Label: Bella Union Release date: 01/03/10 Website: Official Myspace 2007 saw the Danish distant cousin of Arcade Fire release their stunning and uplifting self-titled debut album to a largely unsuspecting audience, especially in the UK. Now 2010 has rolled around and with it, their eagerly anticipated follow up Sleep Mountain. Second albums are always difficult propositions, and this latest LP was always going to have difficulty topping the best bits of their first. Does it lull you into a stupor or scale new heights? For those with one ear facing Scandinavia but new to this particular quartet, it’ll come as no surprise that their sound is atmospheric, wistful, and filled with those peculiar moments of effortless fragility that seems so endemic to the best Scandi exports right now. In broad strokes, Sleep Mountain however is a slower burning record to their first, more contemplative and with less rousing chants, radio-friendly hooks and nonsensical lyrics about musical equations. ‘New Year’ in fact is almost Mew-esque in its lilting, wordless harmonies but quickly resorts, and for the first time on the album (this track three), to their signature sound; keening vocals, insistent beats and a sense of languorous, pensive optimism. It’s a perfect example of Kissaway Trail’s mastery of a sense of grandeur, whilst avoiding seeming flamboyant. Far from being underwhelming, the stand out highpoint of the album is virtually bang in the middle: ‘Beat Your Heartbeat’. It’s breathy, possessed of the kind of melody that is memorable and still elusive; it’s simply constructed, is strangely lacking in any major dynamic shift, and yet the subtleties keep the insistent chant of ‘they will beat your heartbeat‘ lapping against your own, perfectly in time, until you find yourself swaying, absorbed. If you don’t, it’s probably for want of an actual heartbeat to begin with.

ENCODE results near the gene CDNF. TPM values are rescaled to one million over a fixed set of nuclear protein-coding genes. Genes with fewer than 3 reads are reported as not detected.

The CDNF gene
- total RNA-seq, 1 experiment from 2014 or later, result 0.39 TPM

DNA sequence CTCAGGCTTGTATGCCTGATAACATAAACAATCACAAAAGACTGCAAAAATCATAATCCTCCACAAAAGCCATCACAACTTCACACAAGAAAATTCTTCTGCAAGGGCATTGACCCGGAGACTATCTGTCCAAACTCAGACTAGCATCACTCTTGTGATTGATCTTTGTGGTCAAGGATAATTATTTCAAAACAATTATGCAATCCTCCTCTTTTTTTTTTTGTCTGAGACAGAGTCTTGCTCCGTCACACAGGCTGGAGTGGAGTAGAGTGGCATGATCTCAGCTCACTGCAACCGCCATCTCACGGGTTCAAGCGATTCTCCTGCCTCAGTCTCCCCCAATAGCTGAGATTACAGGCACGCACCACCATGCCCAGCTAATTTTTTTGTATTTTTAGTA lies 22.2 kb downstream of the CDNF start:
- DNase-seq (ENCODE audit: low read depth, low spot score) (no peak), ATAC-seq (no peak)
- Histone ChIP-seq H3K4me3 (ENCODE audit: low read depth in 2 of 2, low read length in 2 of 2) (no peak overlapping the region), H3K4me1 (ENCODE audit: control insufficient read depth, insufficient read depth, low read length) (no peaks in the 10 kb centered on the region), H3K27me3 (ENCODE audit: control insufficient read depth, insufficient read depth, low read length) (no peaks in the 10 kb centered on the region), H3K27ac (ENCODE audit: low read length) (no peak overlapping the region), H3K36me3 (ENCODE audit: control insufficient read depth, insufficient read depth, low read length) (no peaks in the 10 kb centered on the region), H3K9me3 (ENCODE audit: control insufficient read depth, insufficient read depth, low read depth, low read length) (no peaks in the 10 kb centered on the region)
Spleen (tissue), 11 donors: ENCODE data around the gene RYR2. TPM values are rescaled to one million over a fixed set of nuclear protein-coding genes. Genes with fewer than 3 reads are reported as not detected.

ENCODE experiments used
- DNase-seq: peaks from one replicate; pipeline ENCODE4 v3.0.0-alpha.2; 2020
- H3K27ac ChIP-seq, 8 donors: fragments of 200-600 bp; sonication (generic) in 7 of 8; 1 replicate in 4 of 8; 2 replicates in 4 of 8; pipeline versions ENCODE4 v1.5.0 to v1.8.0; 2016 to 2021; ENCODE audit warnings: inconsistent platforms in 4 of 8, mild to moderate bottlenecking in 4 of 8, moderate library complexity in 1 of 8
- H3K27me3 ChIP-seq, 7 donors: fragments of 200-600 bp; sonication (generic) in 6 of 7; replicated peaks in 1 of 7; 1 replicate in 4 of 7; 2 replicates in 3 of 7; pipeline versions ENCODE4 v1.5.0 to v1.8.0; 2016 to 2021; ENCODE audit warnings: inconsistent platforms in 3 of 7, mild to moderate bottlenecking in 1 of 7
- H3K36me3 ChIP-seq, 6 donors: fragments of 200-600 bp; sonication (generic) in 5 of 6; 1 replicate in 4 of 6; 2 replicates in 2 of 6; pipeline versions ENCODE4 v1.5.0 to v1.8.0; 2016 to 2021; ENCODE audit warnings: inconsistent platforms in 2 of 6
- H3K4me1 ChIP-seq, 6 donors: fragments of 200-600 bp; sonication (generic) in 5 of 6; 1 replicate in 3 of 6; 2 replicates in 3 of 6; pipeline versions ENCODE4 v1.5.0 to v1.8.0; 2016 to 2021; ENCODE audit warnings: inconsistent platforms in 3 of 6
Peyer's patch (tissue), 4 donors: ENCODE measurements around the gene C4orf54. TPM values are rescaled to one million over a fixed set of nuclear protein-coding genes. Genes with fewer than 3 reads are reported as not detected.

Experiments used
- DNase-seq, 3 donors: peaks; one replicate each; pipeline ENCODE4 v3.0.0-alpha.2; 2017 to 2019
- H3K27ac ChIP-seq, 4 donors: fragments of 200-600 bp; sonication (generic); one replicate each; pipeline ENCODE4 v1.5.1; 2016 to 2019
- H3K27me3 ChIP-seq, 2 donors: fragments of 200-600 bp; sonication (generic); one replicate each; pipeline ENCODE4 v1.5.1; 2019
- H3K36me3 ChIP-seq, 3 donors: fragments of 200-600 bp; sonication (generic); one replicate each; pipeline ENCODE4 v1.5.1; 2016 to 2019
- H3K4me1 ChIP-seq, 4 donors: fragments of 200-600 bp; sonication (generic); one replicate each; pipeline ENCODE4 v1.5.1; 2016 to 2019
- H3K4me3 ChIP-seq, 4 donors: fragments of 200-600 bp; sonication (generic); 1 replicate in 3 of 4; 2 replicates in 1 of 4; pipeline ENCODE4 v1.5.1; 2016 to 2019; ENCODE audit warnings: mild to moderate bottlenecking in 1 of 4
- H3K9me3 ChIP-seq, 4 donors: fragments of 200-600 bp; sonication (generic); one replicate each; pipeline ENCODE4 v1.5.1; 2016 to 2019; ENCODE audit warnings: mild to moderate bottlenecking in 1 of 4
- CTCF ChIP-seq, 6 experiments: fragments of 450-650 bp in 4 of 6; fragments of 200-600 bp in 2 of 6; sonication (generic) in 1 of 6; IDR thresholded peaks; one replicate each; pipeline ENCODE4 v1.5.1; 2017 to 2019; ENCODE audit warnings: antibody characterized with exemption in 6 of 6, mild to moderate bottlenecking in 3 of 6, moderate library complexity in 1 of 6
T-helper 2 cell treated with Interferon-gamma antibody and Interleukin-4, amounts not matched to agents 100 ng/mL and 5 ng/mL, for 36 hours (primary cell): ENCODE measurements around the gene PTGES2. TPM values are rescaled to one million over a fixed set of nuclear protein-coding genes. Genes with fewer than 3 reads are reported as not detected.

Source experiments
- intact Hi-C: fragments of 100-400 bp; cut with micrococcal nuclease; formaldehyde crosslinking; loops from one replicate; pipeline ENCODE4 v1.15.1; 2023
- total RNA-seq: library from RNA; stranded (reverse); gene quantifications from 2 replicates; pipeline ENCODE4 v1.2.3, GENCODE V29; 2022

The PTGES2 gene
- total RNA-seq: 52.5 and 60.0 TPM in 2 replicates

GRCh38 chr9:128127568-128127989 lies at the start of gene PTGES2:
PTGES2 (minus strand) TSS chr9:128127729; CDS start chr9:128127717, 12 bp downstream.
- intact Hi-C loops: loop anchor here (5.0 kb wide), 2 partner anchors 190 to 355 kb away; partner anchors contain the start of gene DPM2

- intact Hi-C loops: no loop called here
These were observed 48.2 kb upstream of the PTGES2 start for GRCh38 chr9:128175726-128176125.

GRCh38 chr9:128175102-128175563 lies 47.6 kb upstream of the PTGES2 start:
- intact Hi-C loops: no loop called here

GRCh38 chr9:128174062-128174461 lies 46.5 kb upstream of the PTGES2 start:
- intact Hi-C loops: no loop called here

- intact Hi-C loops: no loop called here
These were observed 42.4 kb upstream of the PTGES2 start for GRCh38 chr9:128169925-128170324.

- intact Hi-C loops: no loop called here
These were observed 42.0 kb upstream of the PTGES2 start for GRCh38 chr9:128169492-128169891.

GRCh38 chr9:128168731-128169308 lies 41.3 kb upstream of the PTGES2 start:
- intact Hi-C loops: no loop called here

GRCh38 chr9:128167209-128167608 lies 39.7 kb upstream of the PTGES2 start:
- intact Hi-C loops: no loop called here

That’s not to say the album as a whole is without its shortcomings. If you give in to it, you’ll be gripped, but if you’re not initially won over it will do little throughout it’s length to throw up surprises, to make you think twice. The Kissaway Trail, more so perhaps on this latest effort, are more than happy to indulge in their own musical milieu. There are tracks such as ‘New Lipstick‘ that could be said to falter in the wake of earlier songs for lack of texture variance or distinguishing riffs. That said, these latter tracks remain part of a broader, album wide vision where the S/T was more disjointed in favour of peaks and troughs. Sleep Mountain has a higher baseline though does lack the fist-pumping ecstasy of ‘La La Song’. That said, it’s hard to find fault in any individual song in isolation. The Kissaway Trail’s return is triumphant, if you let it be. It’s a welcoming, lush embrace that to some extent waits for you to enter into it rather than forcing itself upon you. Søren and Thomas’ distinctive deal-attack vocals are more assured now, but crucially the band has retained the somewhat starry eyed, swaying vibrancy that sets them apart from so many contemporaries. Sleep Mountain is gorgeous upon first listen, rewarding on revisits. There really is no telling how far you can follow The Kissaway Trail; whatever, it’s a seriously, highly recommended journey. Photobucket